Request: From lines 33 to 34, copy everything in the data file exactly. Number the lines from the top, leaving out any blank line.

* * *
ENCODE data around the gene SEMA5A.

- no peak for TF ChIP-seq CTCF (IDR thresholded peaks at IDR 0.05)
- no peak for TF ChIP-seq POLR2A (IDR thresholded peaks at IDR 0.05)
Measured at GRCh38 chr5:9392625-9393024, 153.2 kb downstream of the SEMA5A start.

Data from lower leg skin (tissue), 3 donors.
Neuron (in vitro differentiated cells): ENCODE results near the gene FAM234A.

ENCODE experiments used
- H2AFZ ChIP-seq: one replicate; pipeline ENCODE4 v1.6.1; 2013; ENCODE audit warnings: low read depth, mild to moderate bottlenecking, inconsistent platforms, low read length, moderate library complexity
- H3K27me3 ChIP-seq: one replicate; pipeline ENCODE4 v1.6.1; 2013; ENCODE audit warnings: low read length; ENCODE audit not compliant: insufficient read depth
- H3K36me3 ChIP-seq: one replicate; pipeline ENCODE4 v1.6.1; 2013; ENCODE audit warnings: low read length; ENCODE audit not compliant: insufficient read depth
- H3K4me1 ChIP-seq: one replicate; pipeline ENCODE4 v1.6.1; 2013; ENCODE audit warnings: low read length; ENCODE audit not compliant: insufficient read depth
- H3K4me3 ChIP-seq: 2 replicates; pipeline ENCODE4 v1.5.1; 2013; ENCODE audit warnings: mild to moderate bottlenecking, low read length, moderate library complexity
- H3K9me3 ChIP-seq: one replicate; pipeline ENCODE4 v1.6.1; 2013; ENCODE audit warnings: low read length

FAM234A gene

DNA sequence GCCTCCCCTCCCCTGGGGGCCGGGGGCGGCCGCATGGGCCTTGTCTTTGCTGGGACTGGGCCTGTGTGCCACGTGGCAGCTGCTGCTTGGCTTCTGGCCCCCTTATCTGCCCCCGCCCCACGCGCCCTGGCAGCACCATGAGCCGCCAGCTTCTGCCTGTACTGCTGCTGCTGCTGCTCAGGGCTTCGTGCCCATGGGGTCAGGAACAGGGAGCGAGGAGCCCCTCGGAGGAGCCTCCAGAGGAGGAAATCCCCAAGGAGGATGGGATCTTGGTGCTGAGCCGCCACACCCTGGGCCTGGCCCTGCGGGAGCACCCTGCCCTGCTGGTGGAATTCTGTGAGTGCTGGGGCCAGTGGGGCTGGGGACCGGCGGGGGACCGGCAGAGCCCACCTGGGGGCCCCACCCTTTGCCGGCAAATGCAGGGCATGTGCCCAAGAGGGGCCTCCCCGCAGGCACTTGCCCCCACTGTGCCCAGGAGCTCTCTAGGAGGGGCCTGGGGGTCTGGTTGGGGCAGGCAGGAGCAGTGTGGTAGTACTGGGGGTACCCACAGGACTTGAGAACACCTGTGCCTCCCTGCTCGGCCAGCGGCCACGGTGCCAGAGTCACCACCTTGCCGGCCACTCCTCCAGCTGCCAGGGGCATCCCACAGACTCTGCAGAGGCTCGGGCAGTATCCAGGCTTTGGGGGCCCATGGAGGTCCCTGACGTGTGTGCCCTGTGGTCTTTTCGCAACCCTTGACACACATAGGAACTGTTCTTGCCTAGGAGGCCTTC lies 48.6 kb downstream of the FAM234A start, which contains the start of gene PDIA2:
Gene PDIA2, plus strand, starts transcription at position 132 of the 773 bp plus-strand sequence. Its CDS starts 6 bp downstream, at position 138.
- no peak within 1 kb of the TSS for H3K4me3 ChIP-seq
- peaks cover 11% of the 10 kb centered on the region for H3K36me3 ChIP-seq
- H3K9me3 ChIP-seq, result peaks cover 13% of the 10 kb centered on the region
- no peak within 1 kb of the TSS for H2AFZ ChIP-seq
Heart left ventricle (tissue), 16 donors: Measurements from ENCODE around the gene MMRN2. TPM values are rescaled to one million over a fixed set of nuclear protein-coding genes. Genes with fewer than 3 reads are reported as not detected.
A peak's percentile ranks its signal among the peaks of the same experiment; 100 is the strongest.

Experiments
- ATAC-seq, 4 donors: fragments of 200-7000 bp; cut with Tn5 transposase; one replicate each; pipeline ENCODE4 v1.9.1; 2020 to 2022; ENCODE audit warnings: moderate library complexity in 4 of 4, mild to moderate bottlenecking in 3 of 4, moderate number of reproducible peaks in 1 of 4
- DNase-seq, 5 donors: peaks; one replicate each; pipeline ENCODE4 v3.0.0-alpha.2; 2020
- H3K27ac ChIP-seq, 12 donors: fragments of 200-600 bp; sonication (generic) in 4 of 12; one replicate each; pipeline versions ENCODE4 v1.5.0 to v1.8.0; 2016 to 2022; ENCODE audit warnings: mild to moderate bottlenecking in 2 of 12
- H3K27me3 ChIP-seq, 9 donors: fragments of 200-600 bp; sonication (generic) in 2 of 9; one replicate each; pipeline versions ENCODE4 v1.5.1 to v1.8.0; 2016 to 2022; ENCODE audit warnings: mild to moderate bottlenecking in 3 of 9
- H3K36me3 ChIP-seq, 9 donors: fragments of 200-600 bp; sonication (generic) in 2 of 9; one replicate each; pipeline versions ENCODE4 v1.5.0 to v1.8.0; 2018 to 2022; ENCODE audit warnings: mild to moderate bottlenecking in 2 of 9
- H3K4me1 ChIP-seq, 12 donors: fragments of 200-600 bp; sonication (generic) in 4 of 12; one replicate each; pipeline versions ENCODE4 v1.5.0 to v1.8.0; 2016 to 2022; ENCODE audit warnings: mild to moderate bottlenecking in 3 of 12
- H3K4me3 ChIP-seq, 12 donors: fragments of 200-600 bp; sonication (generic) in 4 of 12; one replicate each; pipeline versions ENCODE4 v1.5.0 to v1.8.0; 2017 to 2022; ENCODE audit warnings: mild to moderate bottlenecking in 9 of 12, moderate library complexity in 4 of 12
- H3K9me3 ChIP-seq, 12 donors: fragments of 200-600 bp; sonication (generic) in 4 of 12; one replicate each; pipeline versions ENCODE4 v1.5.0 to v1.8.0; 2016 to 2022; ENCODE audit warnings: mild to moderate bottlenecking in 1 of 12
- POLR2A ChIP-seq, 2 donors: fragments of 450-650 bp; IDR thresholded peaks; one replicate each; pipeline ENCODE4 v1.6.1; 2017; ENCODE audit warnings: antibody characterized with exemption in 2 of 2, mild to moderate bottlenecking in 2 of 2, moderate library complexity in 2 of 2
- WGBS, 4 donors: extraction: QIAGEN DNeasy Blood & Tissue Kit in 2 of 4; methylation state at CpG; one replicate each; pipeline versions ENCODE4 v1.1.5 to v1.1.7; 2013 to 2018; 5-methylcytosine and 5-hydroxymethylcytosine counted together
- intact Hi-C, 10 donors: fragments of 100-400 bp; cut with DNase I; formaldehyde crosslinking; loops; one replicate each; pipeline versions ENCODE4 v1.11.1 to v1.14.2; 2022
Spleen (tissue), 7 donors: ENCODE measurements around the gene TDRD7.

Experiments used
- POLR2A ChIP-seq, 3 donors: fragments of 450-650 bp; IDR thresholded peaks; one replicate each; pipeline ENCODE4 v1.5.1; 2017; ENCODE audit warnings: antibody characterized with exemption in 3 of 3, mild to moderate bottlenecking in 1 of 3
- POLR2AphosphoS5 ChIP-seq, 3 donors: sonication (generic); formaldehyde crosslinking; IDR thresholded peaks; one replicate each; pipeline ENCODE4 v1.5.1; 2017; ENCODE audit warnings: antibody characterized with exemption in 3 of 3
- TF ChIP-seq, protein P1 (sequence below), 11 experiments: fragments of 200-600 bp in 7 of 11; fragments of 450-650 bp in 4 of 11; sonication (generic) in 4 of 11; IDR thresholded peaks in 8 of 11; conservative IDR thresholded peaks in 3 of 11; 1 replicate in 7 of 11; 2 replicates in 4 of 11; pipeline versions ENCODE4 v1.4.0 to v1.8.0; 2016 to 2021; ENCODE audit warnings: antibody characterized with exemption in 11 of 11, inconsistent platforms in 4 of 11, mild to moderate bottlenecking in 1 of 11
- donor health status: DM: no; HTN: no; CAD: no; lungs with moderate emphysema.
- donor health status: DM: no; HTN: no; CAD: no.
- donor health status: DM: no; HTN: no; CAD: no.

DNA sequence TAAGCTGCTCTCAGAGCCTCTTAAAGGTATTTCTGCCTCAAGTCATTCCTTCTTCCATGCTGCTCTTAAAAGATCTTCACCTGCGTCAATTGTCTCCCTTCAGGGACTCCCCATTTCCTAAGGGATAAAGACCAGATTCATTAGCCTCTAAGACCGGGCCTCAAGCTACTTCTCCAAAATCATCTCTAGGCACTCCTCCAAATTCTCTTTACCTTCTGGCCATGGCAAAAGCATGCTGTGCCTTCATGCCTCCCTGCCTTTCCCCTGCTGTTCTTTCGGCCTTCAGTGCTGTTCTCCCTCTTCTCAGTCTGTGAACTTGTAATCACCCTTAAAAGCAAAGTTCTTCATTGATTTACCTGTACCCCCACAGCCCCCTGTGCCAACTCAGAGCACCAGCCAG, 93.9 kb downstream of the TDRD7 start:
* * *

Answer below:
- WGBS, 4 donors: extraction: QIAGEN DNeasy Blood & Tissue Kit in 2 of 4; methylation state at CpG; one replicate each; pipeline versions ENCODE4 v1.1.5 to v1.1.7; 2013 to 2018; 5-methylcytosine and 5-hydroxymethylcytosine counted together
- intact Hi-C, 10 donors: fragments of 100-400 bp; cut with DNase I; formaldehyde crosslinking; loops; one replicate each; pipeline versions ENCODE4 v1.11.1 to v1.14.2; 2022